I agree, they are different in this respect but again, it has nothing to do with them being essentially the same in the manner I said - that they can both be interpreted any which way. It has no bearing on my argument. I specifically tried to avoid getting into any ideological debate and just stick to the basic argument because I’ve learnt it goes nowhere…

Yes, but a very important question is how well an interpretation can be defended against other interpretations from other followers of the religion in question. Because that is how an interpretation gets mass adoption, and if it is a particularly bad interpretation, cause major problems. This battle of interpretations usually involves comparing the authority of certain texts or important figures that conflict with each other, to see which one trumps the other.

I argue that countering an interpretation that condones violence against other human beings is a lot easier in Christianity than in Islam, because of the differences between the two most authoritative figures in them who are both considered perfect in their respective religions: Jesus and Muhammed.

It’s pretty hard for peaceful Muslims to argue against fundamentalists with a desire for Jihad and Sharia law. The fundamentalists can point to their highest authority, Muhammed, and claim they are just following his example.

In Christianity this is pretty much the other way around. Their highest authority, Jesus, can always be pointed to to counter any interpretations that condone violence, since he was a pacifist according to the Bible. The same is true for Buddhism.

So, you are arguing although they can be interpreted every which way, we can form a consensus on the “nicest” version, then agree this is the “real” Christianity or Islam? Firstly I would say this has not worked for the past donkey’s years since they started - for example Christianity has literally thousands of sub-sects with varying definitions. Mohammed’s descendents squabbled after his death about who had the correct interpretation, this led to the Shia/Sunni split. It’s been like this from the start.
You appear to keep bringing it back to the relative merits of each, but I’m afraid this is still irrelevant to my argument and you are factually incorrect I’m afraid.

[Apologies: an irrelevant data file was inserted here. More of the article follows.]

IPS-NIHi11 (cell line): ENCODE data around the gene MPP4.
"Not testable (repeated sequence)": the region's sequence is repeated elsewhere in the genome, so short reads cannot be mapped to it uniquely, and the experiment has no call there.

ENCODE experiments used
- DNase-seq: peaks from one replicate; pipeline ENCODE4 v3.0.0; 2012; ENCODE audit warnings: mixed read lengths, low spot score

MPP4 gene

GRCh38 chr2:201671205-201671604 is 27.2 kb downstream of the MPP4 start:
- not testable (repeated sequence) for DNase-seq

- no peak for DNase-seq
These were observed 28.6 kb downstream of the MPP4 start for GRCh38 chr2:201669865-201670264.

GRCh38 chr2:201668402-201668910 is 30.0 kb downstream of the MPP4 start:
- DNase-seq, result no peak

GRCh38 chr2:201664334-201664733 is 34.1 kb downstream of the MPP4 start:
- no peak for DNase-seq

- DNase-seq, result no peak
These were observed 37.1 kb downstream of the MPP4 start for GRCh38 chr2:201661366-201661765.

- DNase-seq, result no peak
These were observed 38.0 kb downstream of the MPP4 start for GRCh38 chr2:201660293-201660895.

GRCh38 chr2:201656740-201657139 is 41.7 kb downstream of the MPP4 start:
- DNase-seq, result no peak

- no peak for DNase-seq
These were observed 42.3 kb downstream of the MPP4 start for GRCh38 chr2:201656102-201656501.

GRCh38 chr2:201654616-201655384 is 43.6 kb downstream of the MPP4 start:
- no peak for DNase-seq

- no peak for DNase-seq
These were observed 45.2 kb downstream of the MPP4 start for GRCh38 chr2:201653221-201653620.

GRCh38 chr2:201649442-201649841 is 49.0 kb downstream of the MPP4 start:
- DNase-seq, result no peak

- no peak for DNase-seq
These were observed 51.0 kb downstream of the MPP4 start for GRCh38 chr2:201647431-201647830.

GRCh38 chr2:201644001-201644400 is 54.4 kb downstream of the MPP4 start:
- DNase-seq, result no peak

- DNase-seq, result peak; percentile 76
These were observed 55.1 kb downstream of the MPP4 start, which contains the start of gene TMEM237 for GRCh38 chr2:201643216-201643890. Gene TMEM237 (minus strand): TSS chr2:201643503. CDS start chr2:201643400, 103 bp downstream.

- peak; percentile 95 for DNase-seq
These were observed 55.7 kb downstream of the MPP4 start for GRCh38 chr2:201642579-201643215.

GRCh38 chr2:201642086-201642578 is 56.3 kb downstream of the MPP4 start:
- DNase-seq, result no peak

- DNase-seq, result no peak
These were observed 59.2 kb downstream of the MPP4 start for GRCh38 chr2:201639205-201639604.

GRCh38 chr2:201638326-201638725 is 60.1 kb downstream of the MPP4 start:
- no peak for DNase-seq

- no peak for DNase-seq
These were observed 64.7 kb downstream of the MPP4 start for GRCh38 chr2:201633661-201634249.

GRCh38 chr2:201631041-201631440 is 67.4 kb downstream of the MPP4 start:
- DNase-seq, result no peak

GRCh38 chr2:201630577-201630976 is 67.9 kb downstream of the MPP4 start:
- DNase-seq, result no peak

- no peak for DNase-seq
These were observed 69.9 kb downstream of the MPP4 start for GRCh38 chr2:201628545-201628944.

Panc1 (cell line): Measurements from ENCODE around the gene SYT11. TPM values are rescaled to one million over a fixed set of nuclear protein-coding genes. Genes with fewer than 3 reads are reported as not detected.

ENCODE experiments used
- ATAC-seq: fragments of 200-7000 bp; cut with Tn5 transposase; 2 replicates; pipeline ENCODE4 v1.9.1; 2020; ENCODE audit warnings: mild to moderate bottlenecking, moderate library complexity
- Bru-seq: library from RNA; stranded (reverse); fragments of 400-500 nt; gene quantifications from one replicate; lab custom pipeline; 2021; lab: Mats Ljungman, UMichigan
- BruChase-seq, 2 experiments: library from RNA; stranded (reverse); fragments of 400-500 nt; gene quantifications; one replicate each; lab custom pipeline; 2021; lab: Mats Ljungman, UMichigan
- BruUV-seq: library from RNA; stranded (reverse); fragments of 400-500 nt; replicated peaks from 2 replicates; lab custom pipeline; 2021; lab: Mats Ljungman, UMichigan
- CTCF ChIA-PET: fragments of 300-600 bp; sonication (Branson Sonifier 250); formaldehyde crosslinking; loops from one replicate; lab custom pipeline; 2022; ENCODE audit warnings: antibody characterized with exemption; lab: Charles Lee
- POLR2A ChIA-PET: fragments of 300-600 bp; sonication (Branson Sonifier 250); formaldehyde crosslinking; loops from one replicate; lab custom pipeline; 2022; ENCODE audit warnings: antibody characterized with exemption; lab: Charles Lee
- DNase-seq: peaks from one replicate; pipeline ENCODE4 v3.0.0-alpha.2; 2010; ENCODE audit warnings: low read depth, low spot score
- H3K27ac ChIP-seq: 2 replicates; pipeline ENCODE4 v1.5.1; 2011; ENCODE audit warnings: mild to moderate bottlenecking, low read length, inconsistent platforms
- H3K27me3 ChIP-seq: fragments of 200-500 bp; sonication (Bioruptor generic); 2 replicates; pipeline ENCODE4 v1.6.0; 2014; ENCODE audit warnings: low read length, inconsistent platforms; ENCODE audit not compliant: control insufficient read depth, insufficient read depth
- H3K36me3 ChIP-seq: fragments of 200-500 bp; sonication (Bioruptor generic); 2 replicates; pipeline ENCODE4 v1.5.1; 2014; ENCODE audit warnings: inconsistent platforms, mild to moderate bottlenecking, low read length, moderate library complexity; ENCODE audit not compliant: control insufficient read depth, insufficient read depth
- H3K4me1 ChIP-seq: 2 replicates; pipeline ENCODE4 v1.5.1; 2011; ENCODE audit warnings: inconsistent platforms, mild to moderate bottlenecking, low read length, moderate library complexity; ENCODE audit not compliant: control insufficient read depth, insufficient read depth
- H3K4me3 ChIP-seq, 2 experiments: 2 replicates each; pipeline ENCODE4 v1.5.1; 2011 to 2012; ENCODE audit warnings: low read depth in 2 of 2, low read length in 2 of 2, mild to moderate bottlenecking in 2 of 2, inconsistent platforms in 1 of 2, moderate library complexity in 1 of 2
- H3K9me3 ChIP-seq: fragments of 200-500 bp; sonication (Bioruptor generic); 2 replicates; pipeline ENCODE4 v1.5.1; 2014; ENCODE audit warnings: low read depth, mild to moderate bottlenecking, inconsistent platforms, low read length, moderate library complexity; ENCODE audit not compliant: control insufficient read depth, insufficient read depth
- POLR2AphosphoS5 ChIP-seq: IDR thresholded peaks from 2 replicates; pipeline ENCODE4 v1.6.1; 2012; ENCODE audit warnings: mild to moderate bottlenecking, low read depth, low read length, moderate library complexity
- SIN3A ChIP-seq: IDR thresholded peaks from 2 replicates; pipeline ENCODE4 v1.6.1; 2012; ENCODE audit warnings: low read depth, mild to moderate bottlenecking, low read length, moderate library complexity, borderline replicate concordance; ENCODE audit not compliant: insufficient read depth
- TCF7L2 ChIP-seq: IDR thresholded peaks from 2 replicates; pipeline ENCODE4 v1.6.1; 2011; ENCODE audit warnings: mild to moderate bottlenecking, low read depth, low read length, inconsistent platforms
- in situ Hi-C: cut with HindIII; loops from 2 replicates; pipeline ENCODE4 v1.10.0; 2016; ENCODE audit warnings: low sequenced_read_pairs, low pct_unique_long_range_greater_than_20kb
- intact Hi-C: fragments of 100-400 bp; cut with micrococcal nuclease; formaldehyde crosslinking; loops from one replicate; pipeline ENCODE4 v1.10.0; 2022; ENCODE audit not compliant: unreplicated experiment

Simply not true…

"Do not suppose that I have come to bring peace to the earth. I did not come to bring peace, but a sword.

Jesus (the pacifist).

Can you tell me how you “interpret” this statement as coming from a “pacifist” - without totally making my argument for me?

No, I say the most violent interpretations can far more easily be defended in Islam than in Christianity. Hence there will be more violence from Islam than from Christianity.

One quote, that when taken literally, contradicts all actions of him. If you keep on reading it is pretty clear that the sword is a metaphor for the divide that will happen in a family if one follows him while the others don’t:

"Whoever acknowledges me before men, I will also acknowledge him before my Father in heaven. 33 But whoever disowns me before men, I will disown him before my Father in heaven. 34 Do not suppose that I have come to bring peace to the earth, but a sword. 35 For I have come to turn a man against his father, a daughter against her mother, a daughter-in-law against her mother-in-law— 36 a man’s enemies will be the members of his own household [Micah 7:6]

37 Anyone who loves his father or mother more than me is not worthy of me; anyone who loves his son or daughter more than me is not worthy of me; and anyone who does not take up his cross and follow me is not worthy of me. 39 Whoever finds his life will lose it, and whoever loses his life for my sake will find it."

Is your argument that you can interpret it any way you want? Sure you can, that’s what I agreed with at the start of my previous post.

My point is that when Christians start a serious discussion on whether Jesus condoned violence or not, the ones interpreting this as pro-violence are going to have a really hard time defending that argument, and will scarcely convince anyone.

In Islam, not so much. That’s why there are major problems with Islamic fundamentalists in the world that far exceed problems caused by Christian fundamentalists. There simply are a lot more well-defensible(!) justifications for violence in Islam than in Christianity.

No the real problem is a belief in absolute truth which is shared by many religions, certainly all zoriastrian religions such as Islam, Judism and Chistianity which is based on Judiasm. If you believe your way is the only way and your God is the only God, and moreover that others should convert to your religion (or political party, belief system, academic position, whatever same result regardless of truth or perspective we’re talking about) or for whatever reason are devalued then that is inevitable cause for conflict and war. The problem is this Good God verses Evil Devil concept. Us vs Them. One Absolute Truth. One religion, One God, etc etc etc. My Truth is the Way. That bullshit is the problem.